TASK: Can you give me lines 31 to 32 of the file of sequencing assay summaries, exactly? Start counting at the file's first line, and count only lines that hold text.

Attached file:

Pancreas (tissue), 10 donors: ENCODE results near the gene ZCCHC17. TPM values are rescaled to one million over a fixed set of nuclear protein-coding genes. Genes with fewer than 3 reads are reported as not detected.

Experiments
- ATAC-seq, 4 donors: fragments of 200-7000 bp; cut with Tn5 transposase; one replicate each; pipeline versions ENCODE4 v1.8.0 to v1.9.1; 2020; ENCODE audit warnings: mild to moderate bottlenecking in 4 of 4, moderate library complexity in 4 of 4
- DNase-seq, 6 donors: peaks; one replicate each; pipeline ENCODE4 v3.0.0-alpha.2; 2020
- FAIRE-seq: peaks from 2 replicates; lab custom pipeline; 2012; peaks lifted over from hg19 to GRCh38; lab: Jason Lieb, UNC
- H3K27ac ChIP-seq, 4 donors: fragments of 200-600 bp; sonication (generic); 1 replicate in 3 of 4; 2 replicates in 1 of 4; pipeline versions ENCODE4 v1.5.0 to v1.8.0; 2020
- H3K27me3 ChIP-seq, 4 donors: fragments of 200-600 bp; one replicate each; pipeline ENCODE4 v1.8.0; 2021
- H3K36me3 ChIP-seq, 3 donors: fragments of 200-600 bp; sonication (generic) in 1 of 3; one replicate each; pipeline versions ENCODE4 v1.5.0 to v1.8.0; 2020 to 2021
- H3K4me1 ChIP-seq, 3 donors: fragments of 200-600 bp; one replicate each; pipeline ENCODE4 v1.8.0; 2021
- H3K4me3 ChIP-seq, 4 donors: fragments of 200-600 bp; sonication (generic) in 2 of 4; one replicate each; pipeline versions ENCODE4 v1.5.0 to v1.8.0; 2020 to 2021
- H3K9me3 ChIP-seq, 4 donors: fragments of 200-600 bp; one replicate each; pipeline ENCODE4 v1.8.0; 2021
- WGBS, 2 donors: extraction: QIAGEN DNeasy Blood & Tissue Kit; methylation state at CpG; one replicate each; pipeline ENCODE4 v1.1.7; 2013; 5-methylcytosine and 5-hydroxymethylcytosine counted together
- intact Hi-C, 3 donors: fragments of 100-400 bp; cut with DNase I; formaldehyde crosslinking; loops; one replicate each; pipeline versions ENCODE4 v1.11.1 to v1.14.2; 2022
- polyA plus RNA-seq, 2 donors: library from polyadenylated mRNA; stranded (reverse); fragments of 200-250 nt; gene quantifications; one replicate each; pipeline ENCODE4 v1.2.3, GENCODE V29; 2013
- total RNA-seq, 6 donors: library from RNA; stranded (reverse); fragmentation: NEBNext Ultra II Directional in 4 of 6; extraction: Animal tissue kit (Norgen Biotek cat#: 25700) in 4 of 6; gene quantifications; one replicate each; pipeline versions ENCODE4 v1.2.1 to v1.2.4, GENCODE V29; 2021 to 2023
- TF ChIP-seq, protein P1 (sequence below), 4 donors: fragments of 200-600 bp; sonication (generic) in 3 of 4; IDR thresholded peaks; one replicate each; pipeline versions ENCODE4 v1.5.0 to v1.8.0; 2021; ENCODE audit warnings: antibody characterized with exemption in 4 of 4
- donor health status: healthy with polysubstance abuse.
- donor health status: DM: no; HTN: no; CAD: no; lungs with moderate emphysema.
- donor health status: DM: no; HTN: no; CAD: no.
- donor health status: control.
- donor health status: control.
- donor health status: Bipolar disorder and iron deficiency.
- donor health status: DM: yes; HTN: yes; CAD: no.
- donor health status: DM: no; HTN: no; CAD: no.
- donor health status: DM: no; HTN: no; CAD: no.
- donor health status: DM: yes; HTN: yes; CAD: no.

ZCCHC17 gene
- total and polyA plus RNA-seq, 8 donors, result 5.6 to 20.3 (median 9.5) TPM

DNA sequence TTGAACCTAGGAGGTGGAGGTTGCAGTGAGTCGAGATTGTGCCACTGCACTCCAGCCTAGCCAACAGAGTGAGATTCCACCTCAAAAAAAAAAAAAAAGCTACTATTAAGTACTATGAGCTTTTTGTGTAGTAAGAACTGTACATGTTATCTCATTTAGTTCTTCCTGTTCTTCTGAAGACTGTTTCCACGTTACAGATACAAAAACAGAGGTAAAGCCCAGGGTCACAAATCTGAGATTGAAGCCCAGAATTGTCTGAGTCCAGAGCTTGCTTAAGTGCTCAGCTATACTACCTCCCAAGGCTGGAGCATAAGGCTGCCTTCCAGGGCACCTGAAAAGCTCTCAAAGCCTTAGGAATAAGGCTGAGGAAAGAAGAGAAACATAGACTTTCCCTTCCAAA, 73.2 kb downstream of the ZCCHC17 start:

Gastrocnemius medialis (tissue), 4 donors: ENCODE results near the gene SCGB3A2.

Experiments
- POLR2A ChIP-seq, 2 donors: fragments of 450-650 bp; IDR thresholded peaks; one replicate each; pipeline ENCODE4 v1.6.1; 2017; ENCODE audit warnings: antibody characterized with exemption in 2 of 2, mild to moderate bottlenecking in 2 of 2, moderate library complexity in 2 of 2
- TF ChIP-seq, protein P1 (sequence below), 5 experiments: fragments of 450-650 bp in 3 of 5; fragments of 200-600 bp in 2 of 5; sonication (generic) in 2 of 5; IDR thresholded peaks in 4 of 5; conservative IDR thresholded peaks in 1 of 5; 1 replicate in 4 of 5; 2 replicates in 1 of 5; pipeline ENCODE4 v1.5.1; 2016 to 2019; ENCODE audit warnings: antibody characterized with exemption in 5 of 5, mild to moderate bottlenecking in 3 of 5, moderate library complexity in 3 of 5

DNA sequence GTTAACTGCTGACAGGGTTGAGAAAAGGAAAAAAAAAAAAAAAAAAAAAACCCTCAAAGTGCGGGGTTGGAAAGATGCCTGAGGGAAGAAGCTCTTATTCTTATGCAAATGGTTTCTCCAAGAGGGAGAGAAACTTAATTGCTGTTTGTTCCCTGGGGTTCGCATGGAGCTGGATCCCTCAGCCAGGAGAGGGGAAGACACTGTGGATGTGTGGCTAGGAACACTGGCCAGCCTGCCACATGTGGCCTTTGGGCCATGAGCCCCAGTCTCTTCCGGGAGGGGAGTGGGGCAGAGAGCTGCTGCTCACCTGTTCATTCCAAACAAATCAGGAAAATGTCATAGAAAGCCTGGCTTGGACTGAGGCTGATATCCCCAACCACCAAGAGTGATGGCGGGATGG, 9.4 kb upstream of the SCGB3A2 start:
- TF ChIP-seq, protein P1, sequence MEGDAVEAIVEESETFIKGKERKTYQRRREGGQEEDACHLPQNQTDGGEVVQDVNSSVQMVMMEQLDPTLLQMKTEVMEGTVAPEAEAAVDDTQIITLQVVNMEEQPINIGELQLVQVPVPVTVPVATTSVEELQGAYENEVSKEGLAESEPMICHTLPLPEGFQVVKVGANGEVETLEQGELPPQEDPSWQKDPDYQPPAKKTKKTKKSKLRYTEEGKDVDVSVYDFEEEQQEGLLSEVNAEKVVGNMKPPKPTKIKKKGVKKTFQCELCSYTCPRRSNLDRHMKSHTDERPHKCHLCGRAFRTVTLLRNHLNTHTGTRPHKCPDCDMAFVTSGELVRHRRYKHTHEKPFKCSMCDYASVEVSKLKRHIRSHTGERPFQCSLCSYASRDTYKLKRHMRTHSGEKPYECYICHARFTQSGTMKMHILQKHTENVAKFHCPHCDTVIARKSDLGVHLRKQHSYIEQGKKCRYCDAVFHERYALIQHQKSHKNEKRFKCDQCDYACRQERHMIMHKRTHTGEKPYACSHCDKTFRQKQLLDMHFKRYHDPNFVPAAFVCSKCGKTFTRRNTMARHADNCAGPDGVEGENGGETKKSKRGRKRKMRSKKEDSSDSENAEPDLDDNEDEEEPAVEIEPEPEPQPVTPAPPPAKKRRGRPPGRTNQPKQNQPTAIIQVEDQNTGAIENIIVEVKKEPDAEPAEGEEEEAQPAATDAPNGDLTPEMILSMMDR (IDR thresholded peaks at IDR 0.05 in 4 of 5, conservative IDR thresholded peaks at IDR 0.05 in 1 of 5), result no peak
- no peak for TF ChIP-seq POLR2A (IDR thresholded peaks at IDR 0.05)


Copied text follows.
Experiments
- POLR2A ChIP-seq, 2 donors: fragments of 450-650 bp; IDR thresholded peaks; one replicate each; pipeline ENCODE4 v1.6.1; 2017; ENCODE audit warnings: antibody characterized with exemption in 2 of 2, mild to moderate bottlenecking in 2 of 2, moderate library complexity in 2 of 2